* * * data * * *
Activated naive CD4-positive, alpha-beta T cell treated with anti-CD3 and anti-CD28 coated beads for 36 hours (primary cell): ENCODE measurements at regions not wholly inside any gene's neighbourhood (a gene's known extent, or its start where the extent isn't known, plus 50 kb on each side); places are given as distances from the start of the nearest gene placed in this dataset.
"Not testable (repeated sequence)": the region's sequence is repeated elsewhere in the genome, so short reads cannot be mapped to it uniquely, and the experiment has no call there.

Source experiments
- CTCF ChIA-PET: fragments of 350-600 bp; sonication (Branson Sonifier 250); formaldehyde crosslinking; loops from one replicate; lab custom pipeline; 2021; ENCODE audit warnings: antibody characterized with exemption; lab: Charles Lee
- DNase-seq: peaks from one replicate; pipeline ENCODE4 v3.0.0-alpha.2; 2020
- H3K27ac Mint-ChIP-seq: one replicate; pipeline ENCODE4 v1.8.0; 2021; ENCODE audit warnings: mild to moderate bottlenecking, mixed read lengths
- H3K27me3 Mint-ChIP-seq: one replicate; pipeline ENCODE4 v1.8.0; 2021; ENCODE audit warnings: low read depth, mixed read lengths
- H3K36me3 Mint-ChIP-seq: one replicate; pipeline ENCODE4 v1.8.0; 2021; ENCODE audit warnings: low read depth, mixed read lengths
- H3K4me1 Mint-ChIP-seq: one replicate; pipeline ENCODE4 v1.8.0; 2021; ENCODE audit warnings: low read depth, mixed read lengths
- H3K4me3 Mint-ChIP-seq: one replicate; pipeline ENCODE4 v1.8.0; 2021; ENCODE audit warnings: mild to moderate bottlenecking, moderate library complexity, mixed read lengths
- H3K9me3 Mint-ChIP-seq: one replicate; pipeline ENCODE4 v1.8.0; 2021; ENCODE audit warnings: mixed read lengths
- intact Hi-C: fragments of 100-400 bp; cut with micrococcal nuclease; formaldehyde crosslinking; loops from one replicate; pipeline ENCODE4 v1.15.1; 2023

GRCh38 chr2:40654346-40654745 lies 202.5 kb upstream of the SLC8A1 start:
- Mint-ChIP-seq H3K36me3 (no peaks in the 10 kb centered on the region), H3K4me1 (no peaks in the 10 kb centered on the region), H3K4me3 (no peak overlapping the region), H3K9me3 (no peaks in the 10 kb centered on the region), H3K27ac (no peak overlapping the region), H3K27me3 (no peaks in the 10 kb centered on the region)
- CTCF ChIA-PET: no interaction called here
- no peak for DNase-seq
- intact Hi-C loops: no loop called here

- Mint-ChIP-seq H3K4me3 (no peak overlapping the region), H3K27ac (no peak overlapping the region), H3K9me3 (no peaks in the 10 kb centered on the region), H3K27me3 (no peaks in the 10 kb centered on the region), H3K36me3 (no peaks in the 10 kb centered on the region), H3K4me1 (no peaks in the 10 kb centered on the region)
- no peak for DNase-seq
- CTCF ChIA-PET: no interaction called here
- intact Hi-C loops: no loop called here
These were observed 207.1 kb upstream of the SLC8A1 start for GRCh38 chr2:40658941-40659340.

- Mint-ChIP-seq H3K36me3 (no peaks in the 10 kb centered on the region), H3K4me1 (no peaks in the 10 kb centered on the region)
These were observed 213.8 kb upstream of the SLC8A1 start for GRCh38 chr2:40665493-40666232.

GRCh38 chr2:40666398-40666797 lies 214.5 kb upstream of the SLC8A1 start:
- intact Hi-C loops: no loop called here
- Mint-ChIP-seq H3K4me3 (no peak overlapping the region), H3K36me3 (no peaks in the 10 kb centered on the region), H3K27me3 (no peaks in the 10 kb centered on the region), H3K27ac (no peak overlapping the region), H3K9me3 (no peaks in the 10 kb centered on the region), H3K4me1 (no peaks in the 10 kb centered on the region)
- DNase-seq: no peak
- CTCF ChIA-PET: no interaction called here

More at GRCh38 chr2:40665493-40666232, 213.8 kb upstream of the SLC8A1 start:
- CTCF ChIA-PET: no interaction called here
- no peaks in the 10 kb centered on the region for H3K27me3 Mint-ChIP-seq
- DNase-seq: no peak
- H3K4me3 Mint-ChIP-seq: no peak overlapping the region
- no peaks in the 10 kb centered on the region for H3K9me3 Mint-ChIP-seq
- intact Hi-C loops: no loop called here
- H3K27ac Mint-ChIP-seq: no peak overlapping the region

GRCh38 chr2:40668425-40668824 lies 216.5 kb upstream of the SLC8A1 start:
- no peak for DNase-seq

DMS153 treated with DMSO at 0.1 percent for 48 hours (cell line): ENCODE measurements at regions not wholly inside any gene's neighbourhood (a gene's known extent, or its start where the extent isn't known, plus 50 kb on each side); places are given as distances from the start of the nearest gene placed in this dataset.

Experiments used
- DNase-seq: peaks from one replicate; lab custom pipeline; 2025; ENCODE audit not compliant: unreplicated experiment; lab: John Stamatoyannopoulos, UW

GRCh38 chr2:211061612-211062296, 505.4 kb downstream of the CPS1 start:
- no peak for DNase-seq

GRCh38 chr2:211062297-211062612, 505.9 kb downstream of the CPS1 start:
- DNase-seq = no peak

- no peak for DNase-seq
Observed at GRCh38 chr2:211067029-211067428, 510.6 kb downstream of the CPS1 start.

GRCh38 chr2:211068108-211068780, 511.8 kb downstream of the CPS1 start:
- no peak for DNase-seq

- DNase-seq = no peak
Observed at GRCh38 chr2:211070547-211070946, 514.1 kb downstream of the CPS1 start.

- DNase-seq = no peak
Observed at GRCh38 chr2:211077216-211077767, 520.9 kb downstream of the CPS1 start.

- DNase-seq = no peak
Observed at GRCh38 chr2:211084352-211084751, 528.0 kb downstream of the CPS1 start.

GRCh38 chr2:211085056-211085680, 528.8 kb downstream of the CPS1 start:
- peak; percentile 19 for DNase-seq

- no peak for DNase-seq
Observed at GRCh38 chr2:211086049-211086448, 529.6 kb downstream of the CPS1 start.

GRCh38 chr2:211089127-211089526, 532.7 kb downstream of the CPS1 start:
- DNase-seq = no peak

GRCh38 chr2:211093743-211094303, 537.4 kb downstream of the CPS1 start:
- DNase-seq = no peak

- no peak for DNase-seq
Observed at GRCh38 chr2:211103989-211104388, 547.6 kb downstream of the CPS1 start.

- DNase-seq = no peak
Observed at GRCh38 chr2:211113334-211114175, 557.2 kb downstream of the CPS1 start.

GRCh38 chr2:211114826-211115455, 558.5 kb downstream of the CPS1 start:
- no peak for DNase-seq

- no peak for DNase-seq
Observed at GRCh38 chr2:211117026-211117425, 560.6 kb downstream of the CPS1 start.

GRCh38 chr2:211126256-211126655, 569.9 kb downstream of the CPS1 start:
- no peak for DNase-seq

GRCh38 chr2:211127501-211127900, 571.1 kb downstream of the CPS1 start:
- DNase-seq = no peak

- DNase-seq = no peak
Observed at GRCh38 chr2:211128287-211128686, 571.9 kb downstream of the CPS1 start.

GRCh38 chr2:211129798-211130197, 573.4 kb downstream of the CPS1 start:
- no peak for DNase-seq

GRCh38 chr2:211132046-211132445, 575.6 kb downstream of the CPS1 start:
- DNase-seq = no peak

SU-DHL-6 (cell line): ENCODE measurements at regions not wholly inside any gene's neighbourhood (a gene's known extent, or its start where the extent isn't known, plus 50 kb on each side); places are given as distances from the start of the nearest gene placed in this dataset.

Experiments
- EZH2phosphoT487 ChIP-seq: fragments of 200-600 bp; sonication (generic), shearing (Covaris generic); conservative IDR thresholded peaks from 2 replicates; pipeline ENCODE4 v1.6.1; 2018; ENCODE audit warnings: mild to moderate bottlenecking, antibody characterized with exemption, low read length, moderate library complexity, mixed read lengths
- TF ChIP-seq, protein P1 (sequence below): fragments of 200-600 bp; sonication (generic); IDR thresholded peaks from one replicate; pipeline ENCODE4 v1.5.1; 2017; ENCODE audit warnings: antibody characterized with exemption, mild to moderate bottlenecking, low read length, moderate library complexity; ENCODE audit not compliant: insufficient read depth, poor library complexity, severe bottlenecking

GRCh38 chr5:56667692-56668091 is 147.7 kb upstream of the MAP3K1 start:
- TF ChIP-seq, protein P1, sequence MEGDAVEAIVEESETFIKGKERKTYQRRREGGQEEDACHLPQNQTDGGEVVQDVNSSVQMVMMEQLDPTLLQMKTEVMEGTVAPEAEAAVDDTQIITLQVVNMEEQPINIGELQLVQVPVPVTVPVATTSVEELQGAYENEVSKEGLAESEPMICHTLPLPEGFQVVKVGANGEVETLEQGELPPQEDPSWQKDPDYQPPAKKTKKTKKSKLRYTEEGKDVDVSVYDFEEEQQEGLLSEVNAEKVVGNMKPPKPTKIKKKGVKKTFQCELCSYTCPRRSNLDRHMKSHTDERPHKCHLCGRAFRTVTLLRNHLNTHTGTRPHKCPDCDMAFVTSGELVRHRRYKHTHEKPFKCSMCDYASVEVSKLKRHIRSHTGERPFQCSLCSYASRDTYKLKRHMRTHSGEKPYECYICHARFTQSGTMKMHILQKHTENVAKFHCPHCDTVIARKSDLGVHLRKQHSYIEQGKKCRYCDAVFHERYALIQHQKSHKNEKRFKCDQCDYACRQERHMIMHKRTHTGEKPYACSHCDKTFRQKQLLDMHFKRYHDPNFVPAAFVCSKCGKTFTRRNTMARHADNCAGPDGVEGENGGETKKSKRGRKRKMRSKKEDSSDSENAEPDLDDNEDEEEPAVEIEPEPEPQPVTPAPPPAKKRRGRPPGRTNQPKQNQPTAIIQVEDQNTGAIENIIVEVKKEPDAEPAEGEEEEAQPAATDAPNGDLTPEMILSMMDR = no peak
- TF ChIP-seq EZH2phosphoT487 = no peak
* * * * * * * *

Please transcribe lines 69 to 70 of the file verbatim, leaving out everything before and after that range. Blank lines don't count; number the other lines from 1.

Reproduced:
GRCh38 chr2:211114826-211115455, 558.5 kb downstream of the CPS1 start:
- no peak for DNase-seq